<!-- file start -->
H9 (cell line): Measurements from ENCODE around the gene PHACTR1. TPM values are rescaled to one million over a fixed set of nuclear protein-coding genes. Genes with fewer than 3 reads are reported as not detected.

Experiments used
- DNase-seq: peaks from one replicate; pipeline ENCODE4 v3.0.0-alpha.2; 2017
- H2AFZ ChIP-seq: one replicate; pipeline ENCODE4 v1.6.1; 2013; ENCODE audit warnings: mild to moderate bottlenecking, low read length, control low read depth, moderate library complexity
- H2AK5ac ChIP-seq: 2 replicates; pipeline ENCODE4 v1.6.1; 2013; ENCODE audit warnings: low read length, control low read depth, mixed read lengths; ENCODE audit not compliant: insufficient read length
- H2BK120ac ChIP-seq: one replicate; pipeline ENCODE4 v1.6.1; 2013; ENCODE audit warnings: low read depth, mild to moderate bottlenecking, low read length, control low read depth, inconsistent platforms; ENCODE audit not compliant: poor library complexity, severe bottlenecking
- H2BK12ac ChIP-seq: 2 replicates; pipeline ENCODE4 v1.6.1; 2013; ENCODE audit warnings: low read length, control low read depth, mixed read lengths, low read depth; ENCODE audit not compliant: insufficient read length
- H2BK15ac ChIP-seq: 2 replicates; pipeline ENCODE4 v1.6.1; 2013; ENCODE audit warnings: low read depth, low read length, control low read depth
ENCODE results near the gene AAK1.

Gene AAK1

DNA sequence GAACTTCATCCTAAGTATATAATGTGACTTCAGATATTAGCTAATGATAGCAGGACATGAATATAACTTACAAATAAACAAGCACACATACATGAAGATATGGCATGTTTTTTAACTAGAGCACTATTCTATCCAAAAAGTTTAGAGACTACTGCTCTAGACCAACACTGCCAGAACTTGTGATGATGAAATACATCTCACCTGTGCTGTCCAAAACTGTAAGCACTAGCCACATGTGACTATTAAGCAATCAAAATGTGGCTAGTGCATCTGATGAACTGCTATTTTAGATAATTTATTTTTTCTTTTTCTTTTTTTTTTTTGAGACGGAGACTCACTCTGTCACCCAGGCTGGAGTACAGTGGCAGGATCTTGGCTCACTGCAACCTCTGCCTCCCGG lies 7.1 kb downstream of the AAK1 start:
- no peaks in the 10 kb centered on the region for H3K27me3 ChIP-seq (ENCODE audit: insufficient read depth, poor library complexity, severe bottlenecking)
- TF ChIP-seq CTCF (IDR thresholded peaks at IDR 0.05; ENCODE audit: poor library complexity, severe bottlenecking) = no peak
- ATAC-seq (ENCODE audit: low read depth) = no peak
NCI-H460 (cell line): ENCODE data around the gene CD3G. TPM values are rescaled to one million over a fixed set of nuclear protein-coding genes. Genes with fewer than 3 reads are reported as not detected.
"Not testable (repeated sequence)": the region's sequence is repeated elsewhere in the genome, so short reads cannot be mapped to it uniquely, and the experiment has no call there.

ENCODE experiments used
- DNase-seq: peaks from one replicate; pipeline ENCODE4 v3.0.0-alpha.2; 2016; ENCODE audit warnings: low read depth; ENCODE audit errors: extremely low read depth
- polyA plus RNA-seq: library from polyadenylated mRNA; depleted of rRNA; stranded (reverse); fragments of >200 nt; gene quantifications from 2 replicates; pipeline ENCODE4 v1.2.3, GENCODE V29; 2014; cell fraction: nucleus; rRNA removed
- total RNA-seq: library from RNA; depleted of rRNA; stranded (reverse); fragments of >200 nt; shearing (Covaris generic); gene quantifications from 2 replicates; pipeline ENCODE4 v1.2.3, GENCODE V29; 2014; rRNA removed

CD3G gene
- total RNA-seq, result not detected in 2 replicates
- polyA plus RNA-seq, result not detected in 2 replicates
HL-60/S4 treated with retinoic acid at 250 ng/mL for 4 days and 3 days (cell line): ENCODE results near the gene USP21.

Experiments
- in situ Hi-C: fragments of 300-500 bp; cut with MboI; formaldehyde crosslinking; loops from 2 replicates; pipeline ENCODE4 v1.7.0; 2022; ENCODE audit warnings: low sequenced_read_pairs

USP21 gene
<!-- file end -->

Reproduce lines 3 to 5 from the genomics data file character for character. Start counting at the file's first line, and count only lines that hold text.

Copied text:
- DNase-seq: peaks from one replicate; pipeline ENCODE4 v3.0.0-alpha.2; 2017
- H2AFZ ChIP-seq: one replicate; pipeline ENCODE4 v1.6.1; 2013; ENCODE audit warnings: mild to moderate bottlenecking, low read length, control low read depth, moderate library complexity
- H2AK5ac ChIP-seq: 2 replicates; pipeline ENCODE4 v1.6.1; 2013; ENCODE audit warnings: low read length, control low read depth, mixed read lengths; ENCODE audit not compliant: insufficient read length